Coaching students to achieve life goals
Jamaican-Canadian businessman Lincoln Holnes is donating complimentary coaching time to various schools in order to empower the youth to become tomorrow's leaders.
Holnes is chief executive officer and founder of Hanh Consulting. He grew up in Scott's Hall, St Mary, and has launched his coaching business by assisting various business leaders, companies and those who serve in leadership to reach their full potential. However, sharing the spirit of Ubuntu - an ancient African concept meaning 'humanity to others' and 'I am what I am, because of who we all are' - Holnes is also offering financially challenged schools an opportunity to benefit from his coaching programme designed to unleash the 'Yes I Can Giant' within any individual.
The 47-year-old father of two told The Gleaner, "I believe it's Jamaicans' time to grow and I'm excited about the unlimited potential and possibilities we have here. Jamaicans are trendsetters; we possess amazing talent and we have the potential to achieve so much more. For far too long, we have suffered from mediocrity when we're the producers of greatness."
Holness continues, "Coaching is not teaching, training, or consulting; it promotes the change from within. It empowers and helps ease the pain of changing and creates sustainable transformation for individuals and organisations.
"I believe children are the future leaders, so the schools are a great place to lend my time and services. Coaching is easier to be accepted by school-age children, and helps them develop the essential leadership skills that will benefit their lives and have a positive impact on their future. As a trained coach with many years' experience, I can offer a lot in leadership development, communication and motivation. If I'm able to reach one student or one teacher through coaching, the people around them will see and feel the difference. I am making an impact through the ripple effect."
Edith Dalton James High School in St Andrew was one of the first beneficiaries of the time volunteered by the University of Toronto graduate who studied solutions-focused coaching and business. Visiting the school to coach their teachers and staff, Holnes also funded two students' CXC exam fees. He told The Gleaner, "The child we ignore today can become tomorrow's Fortune 500 CEO".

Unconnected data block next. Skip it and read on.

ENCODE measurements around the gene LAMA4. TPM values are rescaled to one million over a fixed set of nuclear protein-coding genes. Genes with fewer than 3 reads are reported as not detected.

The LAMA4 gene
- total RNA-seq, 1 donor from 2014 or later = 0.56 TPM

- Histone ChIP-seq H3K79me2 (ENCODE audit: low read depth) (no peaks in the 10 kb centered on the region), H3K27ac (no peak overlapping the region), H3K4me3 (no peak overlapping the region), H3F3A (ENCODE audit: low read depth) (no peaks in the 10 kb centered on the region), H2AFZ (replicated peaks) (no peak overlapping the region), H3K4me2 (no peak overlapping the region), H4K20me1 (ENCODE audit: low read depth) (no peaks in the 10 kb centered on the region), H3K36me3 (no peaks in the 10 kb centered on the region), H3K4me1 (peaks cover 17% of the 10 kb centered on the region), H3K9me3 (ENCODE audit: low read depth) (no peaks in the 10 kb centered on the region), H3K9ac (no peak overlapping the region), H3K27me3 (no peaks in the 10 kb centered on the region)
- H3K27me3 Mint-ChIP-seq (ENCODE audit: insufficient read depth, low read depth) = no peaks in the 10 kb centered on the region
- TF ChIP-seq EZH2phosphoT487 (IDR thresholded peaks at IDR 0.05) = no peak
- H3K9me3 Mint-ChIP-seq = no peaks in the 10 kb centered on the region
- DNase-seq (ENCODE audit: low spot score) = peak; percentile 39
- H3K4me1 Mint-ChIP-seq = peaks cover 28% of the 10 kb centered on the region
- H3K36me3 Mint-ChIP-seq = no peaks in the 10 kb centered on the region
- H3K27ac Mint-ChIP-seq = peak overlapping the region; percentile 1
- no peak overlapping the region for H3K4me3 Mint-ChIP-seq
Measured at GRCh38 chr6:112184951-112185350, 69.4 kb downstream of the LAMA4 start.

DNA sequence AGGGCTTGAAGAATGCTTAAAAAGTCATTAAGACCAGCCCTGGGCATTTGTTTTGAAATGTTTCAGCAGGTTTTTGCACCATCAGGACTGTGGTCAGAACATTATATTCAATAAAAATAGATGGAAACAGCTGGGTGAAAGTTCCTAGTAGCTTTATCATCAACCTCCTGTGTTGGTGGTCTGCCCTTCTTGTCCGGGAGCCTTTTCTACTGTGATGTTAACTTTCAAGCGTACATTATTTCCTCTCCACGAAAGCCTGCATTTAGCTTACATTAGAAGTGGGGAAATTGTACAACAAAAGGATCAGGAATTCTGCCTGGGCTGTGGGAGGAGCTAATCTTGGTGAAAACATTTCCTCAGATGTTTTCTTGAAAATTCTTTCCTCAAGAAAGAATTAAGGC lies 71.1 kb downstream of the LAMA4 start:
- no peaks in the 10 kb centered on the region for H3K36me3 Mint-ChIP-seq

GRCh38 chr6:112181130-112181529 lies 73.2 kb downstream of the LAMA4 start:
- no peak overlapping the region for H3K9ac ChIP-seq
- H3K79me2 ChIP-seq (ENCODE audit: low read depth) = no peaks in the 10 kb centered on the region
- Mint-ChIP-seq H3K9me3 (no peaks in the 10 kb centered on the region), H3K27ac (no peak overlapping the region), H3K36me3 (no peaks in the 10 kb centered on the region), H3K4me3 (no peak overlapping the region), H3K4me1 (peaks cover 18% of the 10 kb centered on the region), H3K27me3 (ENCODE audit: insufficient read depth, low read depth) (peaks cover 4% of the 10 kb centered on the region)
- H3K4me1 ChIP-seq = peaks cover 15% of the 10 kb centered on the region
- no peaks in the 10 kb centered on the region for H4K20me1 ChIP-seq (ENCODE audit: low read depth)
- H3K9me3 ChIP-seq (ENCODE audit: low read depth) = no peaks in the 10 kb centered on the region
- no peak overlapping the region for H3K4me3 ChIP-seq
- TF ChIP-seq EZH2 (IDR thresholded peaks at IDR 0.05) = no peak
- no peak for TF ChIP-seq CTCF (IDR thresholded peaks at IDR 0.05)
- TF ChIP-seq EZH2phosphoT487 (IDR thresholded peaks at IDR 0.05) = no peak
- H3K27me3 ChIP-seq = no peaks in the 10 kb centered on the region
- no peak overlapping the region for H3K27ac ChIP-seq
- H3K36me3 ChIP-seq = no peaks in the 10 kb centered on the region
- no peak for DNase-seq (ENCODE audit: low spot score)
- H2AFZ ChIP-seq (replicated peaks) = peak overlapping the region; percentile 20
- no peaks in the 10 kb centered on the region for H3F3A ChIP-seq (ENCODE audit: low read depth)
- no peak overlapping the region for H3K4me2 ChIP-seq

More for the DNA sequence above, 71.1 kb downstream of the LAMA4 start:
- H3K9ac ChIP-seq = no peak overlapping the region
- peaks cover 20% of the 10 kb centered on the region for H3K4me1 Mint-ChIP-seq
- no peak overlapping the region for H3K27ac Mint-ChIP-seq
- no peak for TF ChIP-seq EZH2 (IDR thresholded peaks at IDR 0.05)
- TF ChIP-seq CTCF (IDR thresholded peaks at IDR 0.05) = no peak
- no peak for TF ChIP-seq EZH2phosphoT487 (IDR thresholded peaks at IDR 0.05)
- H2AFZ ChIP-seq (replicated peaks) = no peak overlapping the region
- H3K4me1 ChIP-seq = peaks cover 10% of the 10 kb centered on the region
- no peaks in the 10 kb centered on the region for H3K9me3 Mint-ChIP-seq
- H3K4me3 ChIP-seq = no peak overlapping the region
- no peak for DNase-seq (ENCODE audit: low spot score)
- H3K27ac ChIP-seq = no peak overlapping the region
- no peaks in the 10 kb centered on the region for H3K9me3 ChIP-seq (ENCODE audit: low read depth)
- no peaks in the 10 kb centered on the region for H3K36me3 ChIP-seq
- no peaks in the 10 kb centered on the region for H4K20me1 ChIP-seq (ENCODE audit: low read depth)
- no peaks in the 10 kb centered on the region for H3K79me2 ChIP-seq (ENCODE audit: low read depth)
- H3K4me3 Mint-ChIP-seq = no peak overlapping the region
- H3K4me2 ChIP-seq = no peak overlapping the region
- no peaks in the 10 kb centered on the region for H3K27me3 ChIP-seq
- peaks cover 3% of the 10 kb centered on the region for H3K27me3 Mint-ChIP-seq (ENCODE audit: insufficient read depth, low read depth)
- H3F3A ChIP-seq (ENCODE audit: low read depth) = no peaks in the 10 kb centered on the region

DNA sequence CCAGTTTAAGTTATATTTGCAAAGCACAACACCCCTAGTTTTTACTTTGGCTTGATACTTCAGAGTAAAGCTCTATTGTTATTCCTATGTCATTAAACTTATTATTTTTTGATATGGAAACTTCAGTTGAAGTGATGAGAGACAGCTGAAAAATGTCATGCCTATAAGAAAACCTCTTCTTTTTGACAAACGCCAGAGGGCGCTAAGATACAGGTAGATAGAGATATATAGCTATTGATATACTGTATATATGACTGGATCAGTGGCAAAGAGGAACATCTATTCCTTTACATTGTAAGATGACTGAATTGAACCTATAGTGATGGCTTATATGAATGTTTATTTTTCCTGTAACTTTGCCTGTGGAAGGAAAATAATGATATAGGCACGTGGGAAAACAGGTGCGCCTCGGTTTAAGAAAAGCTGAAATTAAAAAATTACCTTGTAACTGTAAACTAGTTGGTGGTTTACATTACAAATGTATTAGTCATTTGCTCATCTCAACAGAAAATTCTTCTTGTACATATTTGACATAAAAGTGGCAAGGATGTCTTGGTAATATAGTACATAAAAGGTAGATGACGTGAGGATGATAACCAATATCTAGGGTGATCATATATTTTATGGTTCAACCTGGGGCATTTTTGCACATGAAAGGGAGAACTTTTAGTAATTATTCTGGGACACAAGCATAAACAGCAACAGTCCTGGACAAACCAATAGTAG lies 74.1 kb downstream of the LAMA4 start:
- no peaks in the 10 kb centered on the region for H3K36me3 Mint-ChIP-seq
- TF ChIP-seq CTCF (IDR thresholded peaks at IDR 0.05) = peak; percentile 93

Holnes believes that if children are empowered at an early age, they can grow up to become the backbone of Jamaica. If equipped with the proper knowledge, skill and vision, they can guide the country to become more powerful and successful.
"If children are wise, the country is wise; if children are rich, the country is rich; if children are strong, the country is strong; if children are independent, the country is independent; if children have freedom, the country has freedom; if children are progressing, the country is progressing."
Holnes posits that coaching is important because "a great coach can help you surpass your wildest expectations and achieve things that once were only a dream. A coach inspires you to see your inner strength and the virtues that you might not see, and empowers you to do more of what is already working for you."
" Everything we do is either building or destroying. I want to be a builder of people, to encourage and give tools to help others move beyond their current situation. It makes me feel good when I help someone soar because of the little push I gave them."